Modeling shows how genetic changes that don’t lead to changes in protein sequence can still alter protein function.
New modeling shows how synonymous mutations — those that change the DNA sequence of a gene but not the sequence of the encoded protein — can still impact protein production and function.
A team of researchers led by Penn State chemists modeled how genetic changes that alter the speed of protein synthesis, but not the sequence of amino acids that comprise the protein, can lead to misfolding that changes the protein’s activity level, and then corroborated their models experimentally.
The results demonstrate the importance of kinetics — the rate of protein synthesis — in addition to sequence for determining protein structure and function and could have implications in fields such as biopharmaceutics for fine-tuning the activity of synthesized proteins.
Proteins are composed of long strings of amino acids that then fold up into three-dimensional functional structures. Each amino acid is encoded by a triplet of letters in the DNA alphabet of A, T, C and G called a codon, but there is redundancy built into the system such that more than one codon can correspond to the same amino acid.
Therefore, a mutation that changes the DNA sequence of a gene won’t necessarily change the sequence of the encoded protein if the mutation results in a “synonymous codon.” To make a protein, DNA in the nucleus of a cell is first transcribed into a messenger RNA (mRNA). The mRNA is then transported out of the nucleus where it is translated into a nascent protein by a cellular organelle called a ribosome. After translation, the protein is folded into its final functional form.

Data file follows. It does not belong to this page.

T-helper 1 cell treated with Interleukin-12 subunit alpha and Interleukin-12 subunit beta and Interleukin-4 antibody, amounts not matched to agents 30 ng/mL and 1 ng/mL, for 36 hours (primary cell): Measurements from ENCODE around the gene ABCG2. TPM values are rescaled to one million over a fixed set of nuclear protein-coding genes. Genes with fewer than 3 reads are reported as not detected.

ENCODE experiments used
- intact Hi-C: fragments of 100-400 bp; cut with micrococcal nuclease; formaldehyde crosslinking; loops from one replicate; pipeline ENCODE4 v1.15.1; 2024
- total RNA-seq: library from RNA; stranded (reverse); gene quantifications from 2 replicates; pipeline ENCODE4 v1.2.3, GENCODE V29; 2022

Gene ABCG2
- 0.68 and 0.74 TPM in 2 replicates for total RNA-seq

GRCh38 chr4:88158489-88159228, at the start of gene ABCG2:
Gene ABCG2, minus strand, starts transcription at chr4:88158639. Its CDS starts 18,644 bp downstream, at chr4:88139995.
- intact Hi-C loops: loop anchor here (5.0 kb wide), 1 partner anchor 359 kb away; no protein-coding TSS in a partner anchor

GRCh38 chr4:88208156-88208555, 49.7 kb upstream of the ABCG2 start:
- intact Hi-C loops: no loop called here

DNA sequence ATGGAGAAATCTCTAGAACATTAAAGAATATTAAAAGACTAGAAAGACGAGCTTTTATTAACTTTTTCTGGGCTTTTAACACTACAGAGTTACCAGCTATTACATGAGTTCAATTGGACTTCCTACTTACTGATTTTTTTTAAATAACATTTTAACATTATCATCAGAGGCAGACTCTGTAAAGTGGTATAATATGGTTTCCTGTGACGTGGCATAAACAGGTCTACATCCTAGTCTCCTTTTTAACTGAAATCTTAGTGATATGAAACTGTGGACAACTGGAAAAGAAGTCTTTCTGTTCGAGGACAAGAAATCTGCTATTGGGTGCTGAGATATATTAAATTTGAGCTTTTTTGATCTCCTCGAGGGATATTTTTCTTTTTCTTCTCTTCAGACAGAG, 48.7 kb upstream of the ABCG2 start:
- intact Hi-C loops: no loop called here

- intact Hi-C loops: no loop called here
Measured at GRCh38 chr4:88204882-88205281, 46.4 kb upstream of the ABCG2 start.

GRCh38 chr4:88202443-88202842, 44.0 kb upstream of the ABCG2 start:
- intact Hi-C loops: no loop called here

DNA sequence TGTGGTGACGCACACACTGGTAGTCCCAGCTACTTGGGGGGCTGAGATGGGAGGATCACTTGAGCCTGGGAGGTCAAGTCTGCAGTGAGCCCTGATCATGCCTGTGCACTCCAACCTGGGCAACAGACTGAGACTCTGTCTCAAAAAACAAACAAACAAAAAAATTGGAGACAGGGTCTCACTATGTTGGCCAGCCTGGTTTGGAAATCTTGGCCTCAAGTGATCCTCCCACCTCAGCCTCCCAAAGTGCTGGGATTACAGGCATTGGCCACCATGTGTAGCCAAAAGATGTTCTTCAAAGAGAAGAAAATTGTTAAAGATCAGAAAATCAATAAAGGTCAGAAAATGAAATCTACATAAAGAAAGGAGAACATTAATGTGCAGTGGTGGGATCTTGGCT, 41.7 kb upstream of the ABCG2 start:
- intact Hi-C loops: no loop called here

“We used to use ‘synonymous’ and ‘silent’ interchangeably to describe mutations that don’t change a protein’s sequence because it was thought that they wouldn’t alter the function of the protein,” said Ed O’Brien, professor of chemistry and a member of the Institute for Computational and Data Sciences at Penn State, and one of the leaders of the research team. “But, we’ve known for some time now that not all synonymous mutations are silent. Over two decades ago, it was shown that synonymous mutations could reduce the activity of proteins, but it was still unknown what was happening at the molecular level to cause this change.”
The research team used a multi-scale modeling approach, using theory and computation to simulate what is happening at the molecular level during protein synthesis, to predict changes in protein structure that could result from synonymous mutations and therefore alter the protein’s activity. A paper describing the research will be published today (December 5) in the journal Nature Chemistry.
“For a variety of reasons, some codons are translated at different speeds by the ribosome,” said Yang Jiang, assistant research professor of chemistry at Penn State and the first author of the paper. “For three different enzymes — specialized proteins that catalyze biochemical reactions — we simulated one version of the mRNA composed of fast translating codons and one version composed of slowly translating codons and then modeled the production of the nascent protein, how it is folded post-translationally, and its activity.”